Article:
So without further ado, enjoy the blog: webanwendungsentwicklung.wordpress.com

Cheers,

Tobi

Slides: Introduction to Web Applications (RailsGirls Berlin)

Hi everyone,
here go the slides from my talk this morning at the RailsGirls Berlin December workshop. It’s a basic introduction to web applications and Ruby. Enjoy it and feel free to use it everywhere – if you got questions comment 🙂

So enjoy RailsGirls and enjoy coding! Hopefully see you around for the afterparty and feel free to grab me any time if you want to ask me something or just chat!

Cheers,

Tobi

Setting up PostgreSQL with TravisCI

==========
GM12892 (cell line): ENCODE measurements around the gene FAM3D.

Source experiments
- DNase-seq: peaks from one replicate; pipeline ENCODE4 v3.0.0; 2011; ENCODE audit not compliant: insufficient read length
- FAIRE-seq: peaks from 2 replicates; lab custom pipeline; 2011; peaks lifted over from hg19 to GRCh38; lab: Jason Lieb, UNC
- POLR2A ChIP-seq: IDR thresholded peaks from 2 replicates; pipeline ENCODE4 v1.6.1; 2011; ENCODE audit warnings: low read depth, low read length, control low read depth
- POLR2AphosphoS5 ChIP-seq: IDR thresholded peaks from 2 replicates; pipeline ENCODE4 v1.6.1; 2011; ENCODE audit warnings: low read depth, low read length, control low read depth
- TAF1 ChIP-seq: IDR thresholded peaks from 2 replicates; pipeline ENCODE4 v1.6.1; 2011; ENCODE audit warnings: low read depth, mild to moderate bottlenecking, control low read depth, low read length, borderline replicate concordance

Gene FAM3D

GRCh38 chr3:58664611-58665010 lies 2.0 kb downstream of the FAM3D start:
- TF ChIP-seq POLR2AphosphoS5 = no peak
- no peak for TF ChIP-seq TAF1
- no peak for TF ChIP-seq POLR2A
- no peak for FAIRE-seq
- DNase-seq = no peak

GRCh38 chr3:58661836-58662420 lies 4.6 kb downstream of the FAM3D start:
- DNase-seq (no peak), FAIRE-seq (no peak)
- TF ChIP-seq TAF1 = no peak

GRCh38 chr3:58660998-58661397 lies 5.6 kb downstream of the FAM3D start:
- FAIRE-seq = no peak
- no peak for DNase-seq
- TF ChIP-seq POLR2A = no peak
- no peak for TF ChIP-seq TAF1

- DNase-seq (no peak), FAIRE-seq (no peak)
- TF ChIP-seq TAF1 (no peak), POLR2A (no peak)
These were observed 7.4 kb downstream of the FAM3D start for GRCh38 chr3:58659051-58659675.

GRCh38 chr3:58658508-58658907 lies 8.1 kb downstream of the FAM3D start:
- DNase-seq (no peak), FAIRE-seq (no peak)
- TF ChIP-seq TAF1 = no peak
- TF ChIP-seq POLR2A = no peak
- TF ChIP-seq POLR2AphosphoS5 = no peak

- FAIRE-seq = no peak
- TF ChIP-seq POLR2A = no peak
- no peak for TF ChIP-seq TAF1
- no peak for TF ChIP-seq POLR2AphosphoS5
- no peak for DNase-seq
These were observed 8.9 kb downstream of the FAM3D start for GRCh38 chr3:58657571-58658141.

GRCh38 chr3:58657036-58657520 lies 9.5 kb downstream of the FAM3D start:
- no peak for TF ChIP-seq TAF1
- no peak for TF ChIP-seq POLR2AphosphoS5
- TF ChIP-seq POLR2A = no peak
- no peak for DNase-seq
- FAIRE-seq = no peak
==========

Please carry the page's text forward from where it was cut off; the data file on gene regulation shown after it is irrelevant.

TravisCI is an awesome free continuous integration system that just takes your github repositories and then runs all your tests – it is pure awesomeness and easy as cake.

However when testing a web application you also have to setup a database – they have got good docs for that, but still I ran into problems.

What was my problem? In their description the database name is “myapp_test” and I believed that it would not matter and it could be anything like “Tracketytrack Test” I wanted. I got proven wrong. Apparently it has to be “myapp_test”. Also for some reason I had to add a manual call to “rake db:migrate” – I may check into this later. For your reference, here the relevant parts of my .travis.yml as a gist.

And here they are as well for your reference:

postgres:
  adapter: postgresql
  database: myapp_test
  username: postgres
before_script:
  - "psql -c 'create database myapp_test;' -U postgres"
  - "rake db:migrate"